Kyrgyzstan’s not so “wonderful” anti-disinformation law

New legislation on online disinformation comes at a time when Kyrgyzstan’s public conversation about elite corruption is reaching fever pitch.

Christopher Schwartz
29 June 2020, 11.59am
REACTION protest in Bishkek, 29 June
Source: Kloop

Late on the night of Thursday, 26 June, Kyrgyzstan’s parliament passed a controversial anti-disinformation law. This occurred despite enormous grassroots online protests against the bill, including upwards of 1,200 critical comments from Facebook users against its main sponsor Gulshat Asylbayeva, a member of the ruling coalition’s Önügüü-Progress Party.

The unusual hour of the law’s passing, which invites suspicion as to its supporters’ intentions, is nowhere near the most troubling of its features. Of 120 parliamentarians, 89 voted in a possibly illegitimate “expedited” procedure, in which the second and third of a three-readings process were combined. Ten parliamentarians were opposed, while 79 were in favor. When news broke late into the night, doubts were immediately raised as to whether Kyrgyz parliamentary rules permit such a procedure, much less whether a genuine quorum was present for the vote.

The bill (“On Manipulating Information”) is now awaiting ratification from Kyrgyz president Sooronbai Jeenbekov. Once signed, it will come into force, although since last Friday, Kyrgyzstan’s journalism and civil society communities have been calling upon Jeenbekov to veto the bill. A protest against the law organised by REАКЦИЯ, an anti-corruption movement led by Bishkek’s intelligentsia and business class, took place today despite a ban on large meetings as part of Kyrgyzstan’s ongoing Covid-19-related “situation of emergency”.

While Asylbayeva has ecstatically described the legislation as “wonderful”, in reality this law - evidently plagiarised from similar Russian legislation with some adaptation to the Kyrgyz context - is extremely ambiguous. This has made the Committee to Protect Journalists and many in Kyrgyzstan’s journalism and civil society communities, as well as everyday internet users in the country, fearful that it is really a tool of censorship, despite Asylbayeva’s claim to the contrary.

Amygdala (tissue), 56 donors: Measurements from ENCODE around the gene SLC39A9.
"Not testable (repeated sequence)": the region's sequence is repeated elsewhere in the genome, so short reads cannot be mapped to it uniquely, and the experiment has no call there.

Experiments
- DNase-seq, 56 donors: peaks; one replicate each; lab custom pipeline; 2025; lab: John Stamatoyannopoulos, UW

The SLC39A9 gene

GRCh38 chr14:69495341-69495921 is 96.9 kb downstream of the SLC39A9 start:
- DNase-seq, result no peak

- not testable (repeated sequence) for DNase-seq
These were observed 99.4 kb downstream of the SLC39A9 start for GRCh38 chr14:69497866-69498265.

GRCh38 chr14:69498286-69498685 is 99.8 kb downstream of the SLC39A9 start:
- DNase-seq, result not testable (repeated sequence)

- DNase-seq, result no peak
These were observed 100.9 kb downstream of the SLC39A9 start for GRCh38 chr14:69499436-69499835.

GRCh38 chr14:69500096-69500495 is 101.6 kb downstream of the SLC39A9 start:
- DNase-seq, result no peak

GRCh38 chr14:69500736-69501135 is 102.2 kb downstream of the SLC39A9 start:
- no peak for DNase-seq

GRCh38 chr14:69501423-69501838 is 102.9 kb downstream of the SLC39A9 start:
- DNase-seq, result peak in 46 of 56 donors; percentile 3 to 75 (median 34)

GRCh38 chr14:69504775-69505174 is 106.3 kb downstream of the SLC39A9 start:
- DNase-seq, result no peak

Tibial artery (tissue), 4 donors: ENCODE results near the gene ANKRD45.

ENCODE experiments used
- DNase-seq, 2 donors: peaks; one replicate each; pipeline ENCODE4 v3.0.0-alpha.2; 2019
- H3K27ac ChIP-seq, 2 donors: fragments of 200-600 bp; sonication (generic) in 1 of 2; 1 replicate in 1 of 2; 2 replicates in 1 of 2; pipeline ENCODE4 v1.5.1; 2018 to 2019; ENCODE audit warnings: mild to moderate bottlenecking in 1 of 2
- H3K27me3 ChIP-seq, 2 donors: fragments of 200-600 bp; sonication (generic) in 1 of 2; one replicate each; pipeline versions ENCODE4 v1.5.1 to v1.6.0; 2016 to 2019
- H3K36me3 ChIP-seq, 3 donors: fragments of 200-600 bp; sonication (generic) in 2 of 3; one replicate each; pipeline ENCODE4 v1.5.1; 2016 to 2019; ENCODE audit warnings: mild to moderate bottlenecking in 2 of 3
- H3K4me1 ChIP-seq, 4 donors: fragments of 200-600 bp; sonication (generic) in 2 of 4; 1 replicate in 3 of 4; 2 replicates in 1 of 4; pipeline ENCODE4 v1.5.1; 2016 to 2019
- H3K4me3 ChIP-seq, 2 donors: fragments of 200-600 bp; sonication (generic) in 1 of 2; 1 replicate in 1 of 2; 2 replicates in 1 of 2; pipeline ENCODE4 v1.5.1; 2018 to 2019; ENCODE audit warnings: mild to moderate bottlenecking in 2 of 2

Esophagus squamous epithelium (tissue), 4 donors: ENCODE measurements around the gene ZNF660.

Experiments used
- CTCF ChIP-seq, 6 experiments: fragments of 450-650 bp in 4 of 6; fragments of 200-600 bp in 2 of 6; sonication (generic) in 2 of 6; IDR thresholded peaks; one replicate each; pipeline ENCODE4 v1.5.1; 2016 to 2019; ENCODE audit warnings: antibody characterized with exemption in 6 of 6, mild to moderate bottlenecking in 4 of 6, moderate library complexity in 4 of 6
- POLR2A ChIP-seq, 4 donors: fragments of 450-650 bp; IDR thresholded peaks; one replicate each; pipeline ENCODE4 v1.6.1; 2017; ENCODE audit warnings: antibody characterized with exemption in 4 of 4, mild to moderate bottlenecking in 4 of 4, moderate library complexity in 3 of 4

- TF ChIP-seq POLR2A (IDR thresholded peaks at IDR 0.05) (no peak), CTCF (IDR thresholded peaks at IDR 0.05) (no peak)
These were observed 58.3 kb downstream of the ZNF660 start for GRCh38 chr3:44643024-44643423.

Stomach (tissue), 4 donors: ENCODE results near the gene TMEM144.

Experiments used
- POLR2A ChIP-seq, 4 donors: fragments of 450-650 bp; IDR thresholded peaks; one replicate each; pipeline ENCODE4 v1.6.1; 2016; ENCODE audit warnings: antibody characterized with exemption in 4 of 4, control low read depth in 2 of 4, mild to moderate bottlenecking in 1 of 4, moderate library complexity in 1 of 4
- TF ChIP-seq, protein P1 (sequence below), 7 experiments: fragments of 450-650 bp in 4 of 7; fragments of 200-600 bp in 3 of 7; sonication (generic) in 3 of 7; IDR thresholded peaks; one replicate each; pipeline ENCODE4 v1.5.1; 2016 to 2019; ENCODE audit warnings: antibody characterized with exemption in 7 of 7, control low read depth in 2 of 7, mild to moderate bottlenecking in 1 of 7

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What does the law say?

For a law that has the potential to dramatically curtail internet activity in Kyrgyzstan - a society once dubbed Central Asia’s “island of democracy” - there remains much uncertainty as to what exactly it enacts. The law grants the Kyrygz government six months to “develop draft regulatory legal acts necessary for the implementation of this law”. A working group involving government officials and civil society representatives will be established to hammer out these details.

In the meantime, what is known for certain is that the law will prohibit the distribution of “false or uncredible information”, though it does not define these terms, leaving that task to unidentified “authorised state bodies”. Crucially, the law will oblige the “owners” of websites and accounts on online platforms - including, it appears, individual citizens operating their own accounts - “to immediately restrict or prohibit access” to such information, as well as to moderate how other internet users engage the content. This stipulation extends to sharing or re-posting information from websites or other users that they themselves did not author.

Given the fact that Kyrgyzstan lacks the technical and human resources to pull this off, even with assistance from Russia or China, there are only two ways this law can be enforced: by turning everyday users against each other, and through selective application